Grip strength is a very, very important tool in a lifters arsenal. If you’re thinking that you’d rather train your chest instead of your gripping muscles, think again – there can be no weightlifting without grip strength and weak wrists can’t push heavy loads.
To get strong and build muscle, you have to frequently pick up heavy stuff, and that would be very hard if your gripping muscles are weak and useless. And if you were to improve your bench press or deadlift, one surefire way to get there is by increasing your grip strength.
When your grip strength increases, less neural drive is needed for the forearm and hand muscles to perform lifting movements, which is why most lifters are able to burst through their training plateaus after training their grip for a while.
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Here are 4 tips on how to build grip strength
1. No Straps
If you want to improve your grip, forget about lifting straps. You need to perform all of your pulling exercises, which best train your grip, without straps so that your hands can do all the work.
To prevent the bar from slipping away due to sweaty palms, use some lifting chalk. You might struggle a bit at the beginning, but it will get a lot better with practice and the gains will be noteworthy.
2. Plate Pinch
Plate pinches are a great and challenging workout finisher. Grab two wide-rimmed plates and put them together with the smooth sides facing outward.
Grip the plates with your fingers and thumb, holding both of them together, squeeze hard and hold the position for as long as possible. Make sure to perform it with both arms. You can use two 5lbs, 10lbs or even 25lbs, depending on your level of strength.
3. Farmer’s Walk
The farmer’s walk is the simplest exercise you can do to build muscle, burn fat and increase strength in the big lifts, and it’s especially effective for developing a strong grip.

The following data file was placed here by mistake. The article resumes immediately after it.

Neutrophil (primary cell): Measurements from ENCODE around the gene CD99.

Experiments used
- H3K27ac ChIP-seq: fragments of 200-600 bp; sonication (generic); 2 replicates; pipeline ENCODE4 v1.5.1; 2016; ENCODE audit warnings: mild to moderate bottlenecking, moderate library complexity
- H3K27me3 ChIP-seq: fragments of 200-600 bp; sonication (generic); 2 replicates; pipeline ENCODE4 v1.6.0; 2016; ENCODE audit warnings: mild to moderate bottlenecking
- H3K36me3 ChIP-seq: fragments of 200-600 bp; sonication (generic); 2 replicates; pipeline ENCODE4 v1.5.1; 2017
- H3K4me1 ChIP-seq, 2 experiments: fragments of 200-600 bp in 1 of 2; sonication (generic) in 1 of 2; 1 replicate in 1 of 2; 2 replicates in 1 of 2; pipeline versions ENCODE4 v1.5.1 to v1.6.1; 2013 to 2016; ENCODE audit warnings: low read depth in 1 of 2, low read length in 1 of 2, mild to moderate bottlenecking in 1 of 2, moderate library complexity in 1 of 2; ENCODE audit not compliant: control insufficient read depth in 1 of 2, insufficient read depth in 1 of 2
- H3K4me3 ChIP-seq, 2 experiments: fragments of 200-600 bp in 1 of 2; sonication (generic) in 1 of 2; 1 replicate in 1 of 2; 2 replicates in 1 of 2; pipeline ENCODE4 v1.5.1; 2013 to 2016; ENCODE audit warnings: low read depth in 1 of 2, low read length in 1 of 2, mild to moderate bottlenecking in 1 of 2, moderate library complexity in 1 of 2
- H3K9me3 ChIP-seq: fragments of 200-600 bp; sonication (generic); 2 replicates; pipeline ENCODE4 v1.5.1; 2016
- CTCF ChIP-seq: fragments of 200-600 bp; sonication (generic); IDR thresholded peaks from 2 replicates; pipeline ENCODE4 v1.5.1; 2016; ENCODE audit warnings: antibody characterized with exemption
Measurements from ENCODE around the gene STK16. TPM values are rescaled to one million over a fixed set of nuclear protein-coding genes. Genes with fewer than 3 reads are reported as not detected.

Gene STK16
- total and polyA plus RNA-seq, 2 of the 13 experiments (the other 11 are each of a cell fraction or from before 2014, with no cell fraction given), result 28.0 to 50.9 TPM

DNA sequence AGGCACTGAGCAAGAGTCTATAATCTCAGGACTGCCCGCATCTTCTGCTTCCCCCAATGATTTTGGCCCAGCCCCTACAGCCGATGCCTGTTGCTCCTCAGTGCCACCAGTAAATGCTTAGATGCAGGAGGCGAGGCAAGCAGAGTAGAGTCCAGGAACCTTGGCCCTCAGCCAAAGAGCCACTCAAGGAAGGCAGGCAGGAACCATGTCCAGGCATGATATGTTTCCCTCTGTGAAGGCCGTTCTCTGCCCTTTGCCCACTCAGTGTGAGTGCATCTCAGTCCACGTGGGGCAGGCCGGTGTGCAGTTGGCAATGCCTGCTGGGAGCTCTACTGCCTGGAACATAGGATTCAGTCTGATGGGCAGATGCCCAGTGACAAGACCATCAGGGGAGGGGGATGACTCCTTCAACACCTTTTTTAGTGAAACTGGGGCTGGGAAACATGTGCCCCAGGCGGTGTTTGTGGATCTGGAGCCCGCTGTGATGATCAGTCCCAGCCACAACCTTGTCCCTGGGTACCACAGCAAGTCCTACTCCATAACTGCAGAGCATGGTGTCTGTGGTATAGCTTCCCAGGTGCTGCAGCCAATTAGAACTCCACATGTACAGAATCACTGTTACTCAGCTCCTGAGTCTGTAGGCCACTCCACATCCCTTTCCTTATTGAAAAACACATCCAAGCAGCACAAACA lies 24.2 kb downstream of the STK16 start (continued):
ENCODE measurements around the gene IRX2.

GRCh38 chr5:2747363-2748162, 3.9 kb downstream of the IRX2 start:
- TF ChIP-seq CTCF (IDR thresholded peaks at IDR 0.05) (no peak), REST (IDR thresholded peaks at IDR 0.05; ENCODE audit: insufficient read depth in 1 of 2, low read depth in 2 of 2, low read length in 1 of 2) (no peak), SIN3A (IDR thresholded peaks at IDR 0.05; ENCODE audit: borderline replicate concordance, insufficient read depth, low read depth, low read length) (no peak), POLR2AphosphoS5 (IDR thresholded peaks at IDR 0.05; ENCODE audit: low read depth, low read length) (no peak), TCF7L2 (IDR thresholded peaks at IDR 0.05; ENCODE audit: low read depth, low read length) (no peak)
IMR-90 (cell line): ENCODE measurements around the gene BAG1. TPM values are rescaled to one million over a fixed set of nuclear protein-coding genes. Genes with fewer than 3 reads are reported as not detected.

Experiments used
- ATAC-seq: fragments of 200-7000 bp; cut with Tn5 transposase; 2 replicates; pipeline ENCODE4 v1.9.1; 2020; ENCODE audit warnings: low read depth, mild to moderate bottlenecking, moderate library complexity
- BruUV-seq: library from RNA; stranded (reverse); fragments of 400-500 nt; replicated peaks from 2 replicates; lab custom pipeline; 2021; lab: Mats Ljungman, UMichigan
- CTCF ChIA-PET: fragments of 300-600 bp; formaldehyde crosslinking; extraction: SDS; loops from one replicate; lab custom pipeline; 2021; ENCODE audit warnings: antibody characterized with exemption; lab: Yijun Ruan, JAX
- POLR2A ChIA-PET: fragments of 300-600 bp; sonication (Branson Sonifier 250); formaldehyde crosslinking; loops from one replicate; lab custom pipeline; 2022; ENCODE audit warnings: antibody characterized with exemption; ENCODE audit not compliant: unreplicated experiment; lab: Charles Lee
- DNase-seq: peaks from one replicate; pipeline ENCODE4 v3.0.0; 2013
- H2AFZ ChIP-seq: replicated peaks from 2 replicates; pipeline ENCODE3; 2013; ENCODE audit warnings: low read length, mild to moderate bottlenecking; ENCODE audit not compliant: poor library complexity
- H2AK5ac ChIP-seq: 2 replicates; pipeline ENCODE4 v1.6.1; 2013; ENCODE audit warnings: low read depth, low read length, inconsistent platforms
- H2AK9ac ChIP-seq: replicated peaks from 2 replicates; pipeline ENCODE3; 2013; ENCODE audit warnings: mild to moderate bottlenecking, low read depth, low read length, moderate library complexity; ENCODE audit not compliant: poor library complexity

You can perform farmer’s walks with heavy dumbbells, kettlebells or plates. Simply pick up a desired weight with each hand and walk as far as possible, taking short, quick steps. After you completing one walk, rest for 1-2 minutes and repeat. Keep your back straight and your head up and make sure to breathe normally.
4. Forearm Curls
Forearm curls are an important builder of forearm strength and will directly contribute to building a powerful grip. Sit on a flat bench and hold a barbell in both hands over the end of the bench with the backs of your forearms flat down. Allow the barbell to roll down to the end of your fingers, then curl it back up by flexing your wrists. Repeat for a couple of sets of 20-25 reps.
You can’t build the body you want without investing some time to build a stronger grip. Although it’s true that your grip will naturally improve if you perform most lifting exercises correctly, in some cases lifters are stuck with a weak grip despite managing to build a relatively strong upper body.
And that’s how most training plateaus are created. If you want to be big and strong, you need to go after your weaknesses with all you’ve got – you’re only as strong as your weakest link.
Start training your grip and you’ll see immense improvements in your overall performance and level of strength in a very short time.
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